October 3, 2020 · Collegiate Peaks Wilderness
The hike to Elkhead Pass in the Collegiate Peaks Wilderness within the San Isabel National Forest is particularly challenging for the first 2.2 miles. The first 2.2 miles is a steep, knotty and lumpy trail. The steep slope of this trail beings to relent at a group of abandoned cabins. The next four miles to Elkhead Pass meander up a wide glacial valley. The views of the valley are incredible this time of year.
It was a beautiful day for an early October hike. It had snowed about a week before, but by now most of that snow had melted, leaving only traces of snow on the North face of the headwall of the glacial valley. This hike also marked the crossing over the 200-mile mark for the 2020 hiking season, this was a great trail to experience that milage crossing.
The trailhead starts at the historic Vicksburg Mining Camp. The establishment of the Vicksburg Mining Camp has a humorous beginning, some people believe in a lucky rabbit's foot, others ascribe their luck to a lucky family amulet. But how about a lucky burro? For a group of prospectors, that was the case. While prospecting, their burros wandered away and got lost in the forest. The prospectors found the burros along a creek that just happened to have placer gold in it, thus the Vicksburg Mining Camp was established.
There were several vehicles at the trailhead in the morning, I suspect the primary reason why there were so many vehicles at the trailhead was because there are three 14ers that can be accessed via this trailhead, they are Mount Belford, Mount Oxford, and Missouri Mountain. Given the number of vehicles at the trailhead in the morning, the trail was surprisingly well spaced out and you really did not see many people on the way in.
It was brisk at the trailhead, though the first couple of miles of the trail kept you very warm, considering up to the abandoned cabin you are heading South and in the shade. Just before the abandoned cabin, the trail snakes through an avalanche debris field. The avalanche had taken out all the trees and re-routed the river. Looking back there was a large grove of Aspens, though most of them had probably shed their Autumn leaves the week before.
The slope of the trail to the abandoned cabins is so steep, that once you reach the abandoned cabins you feel like you have already achieved a major milestone, though this is just a rest area and rallying point for people to meet on the way in and out. It is from here that you get the first views of this spectacular V-then-U-shaped glacial valley you will be spending the rest of the day in.
The grasses and shrubs have already rusted out from the Fall and are shades of yellowish and deep-flat greens set against the snow-stratified granite peaks. This is also treeline, so there are huge blue skies and not a single cloud. Up until Elkhead Pass there was a light but persistent breeze, just enough to keep you cool.
The first cut-off on the trail is to the 14er Mt. Belford. My destination was Elkhead Pass, at the end of the valley, I did not go to any 14ers. I feel that was the right choice, I only came across a few people while on the trail up to Elkhead Pass. Though I could see several people marching up the trail to Mt. Belford. Though there was one person I would see a few times on this trek. There was a woman speed-walking the trail, and she was moving quickly and effortlessly it seemed. Based on the number of times I saw here and where I saw here, I suspect she did the full tour of this valley, including Mount Belford, Mt. Oxford, Elkhead Pass, and Missouri Mountain. I do not know when she started, but she finished about a half-hour after I stepped off the trail for the day.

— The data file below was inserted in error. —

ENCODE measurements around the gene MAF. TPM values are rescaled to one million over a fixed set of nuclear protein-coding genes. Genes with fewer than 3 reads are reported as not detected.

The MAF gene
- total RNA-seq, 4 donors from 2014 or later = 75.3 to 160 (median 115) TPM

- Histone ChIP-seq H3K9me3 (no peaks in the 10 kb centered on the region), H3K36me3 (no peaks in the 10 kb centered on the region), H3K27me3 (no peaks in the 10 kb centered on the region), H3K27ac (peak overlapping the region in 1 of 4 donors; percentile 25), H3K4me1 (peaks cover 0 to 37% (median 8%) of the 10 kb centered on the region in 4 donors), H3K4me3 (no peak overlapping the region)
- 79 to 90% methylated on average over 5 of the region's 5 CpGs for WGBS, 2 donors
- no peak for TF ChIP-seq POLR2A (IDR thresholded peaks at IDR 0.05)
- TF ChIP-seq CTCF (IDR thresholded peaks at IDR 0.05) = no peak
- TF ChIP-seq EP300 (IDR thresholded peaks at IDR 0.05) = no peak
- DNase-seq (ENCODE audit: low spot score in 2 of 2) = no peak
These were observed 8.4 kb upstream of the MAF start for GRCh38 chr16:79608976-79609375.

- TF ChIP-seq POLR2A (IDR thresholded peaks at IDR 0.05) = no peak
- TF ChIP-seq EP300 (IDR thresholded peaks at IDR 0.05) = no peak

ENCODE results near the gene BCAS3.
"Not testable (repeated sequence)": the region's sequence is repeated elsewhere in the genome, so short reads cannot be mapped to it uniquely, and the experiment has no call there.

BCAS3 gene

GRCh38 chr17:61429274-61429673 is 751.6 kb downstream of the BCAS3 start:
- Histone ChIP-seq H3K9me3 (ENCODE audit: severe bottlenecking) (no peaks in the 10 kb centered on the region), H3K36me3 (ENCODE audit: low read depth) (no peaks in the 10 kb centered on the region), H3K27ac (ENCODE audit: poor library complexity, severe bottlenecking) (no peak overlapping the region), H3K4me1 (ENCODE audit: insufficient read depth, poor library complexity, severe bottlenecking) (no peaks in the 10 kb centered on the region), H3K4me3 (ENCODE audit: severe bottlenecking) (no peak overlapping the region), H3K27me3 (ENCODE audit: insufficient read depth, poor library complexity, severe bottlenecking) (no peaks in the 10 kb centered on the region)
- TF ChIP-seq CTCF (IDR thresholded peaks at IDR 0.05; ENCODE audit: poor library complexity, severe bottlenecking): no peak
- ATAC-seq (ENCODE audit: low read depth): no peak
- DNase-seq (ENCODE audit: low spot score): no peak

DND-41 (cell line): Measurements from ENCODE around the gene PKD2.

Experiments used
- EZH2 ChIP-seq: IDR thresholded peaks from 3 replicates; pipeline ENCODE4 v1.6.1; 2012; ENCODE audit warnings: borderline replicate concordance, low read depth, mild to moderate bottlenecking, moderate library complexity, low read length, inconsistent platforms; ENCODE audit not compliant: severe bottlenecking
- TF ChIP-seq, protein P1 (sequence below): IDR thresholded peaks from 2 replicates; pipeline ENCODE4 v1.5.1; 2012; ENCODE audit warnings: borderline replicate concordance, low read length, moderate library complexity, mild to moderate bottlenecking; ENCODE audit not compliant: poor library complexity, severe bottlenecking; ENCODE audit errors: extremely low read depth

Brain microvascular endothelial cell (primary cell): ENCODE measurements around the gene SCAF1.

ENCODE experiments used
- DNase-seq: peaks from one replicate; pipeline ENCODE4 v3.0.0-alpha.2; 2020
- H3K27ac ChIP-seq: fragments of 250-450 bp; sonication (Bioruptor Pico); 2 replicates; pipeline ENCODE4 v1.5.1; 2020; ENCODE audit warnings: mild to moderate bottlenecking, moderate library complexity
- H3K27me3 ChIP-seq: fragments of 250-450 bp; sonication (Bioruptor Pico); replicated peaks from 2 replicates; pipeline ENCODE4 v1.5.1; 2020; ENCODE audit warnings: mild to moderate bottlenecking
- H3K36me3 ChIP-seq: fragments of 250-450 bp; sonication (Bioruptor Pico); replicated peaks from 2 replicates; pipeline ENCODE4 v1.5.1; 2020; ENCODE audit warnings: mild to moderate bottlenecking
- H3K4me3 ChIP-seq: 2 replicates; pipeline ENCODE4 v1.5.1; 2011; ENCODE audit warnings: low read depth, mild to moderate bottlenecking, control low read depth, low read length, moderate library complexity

The trail from the cut-off to Mt. Belford and Missouri Mountain is a beautiful trek in the widest part of the valley, as such you feel like you are on a casual stroll and take your time on this leg of the trail to take in the views. There were two river crossings. They were running low and slow and they still had a delicate layer of ice on them at this hour.
The dominate features along this leg of the trek are Mt. Belford to the left and Missouri Mountain ahead and to the right. Shortly after the cut-off to Missouri Mountain, the slope of the trail picks up and Elkhead Pass always seems to be right around the next corner, the longest corner it would seem, and the trail meanders trough a talus field and the saddle that is Elkhead Pass comes into view.
The slope on the final pitch to Elkhead Pass is noticeable, though when you make it to the saddle that is Elkhead Pass the views in every direction are stunning. To the North you can look down the valley you have spent the day hiking in, and the rust and flat greens on the valley floor are striking. Mt Belford is just off to the East and seems like a short trek from Elkhead Pass. To the West is Missouri Mountain, which seems more like a range than a peak from this vantage point. Off to the North, just beyond the Vicksburg Mining Camp is Quail Mountain and next it is Mt. Hope, which is just out of sight though.
Turning South, one of the most incredible panoramic views of the Collegiates is on full display, the view is simply breathtaking. From Elkhead Pass the trail drops sharply to a wide alpine plateau covered in a carpet of rusted grasses and flat green shrubs that is rimmed by Iowa Peak and Emerald Peak. Just above the plateau is a shelf with a few small lakes. The size of the plateau and the width of the panoramic views of the Collegiates is epic. I wish I could have stayed longer, though it was windy at the pass. After a lot of pictures and taking in the views, I decided it was time to head back.
The weather was perfect all day, and this incredible trek came in at 10.2 miles roundtrip. Well worth the difficult 2.2 miles at the start of the trek.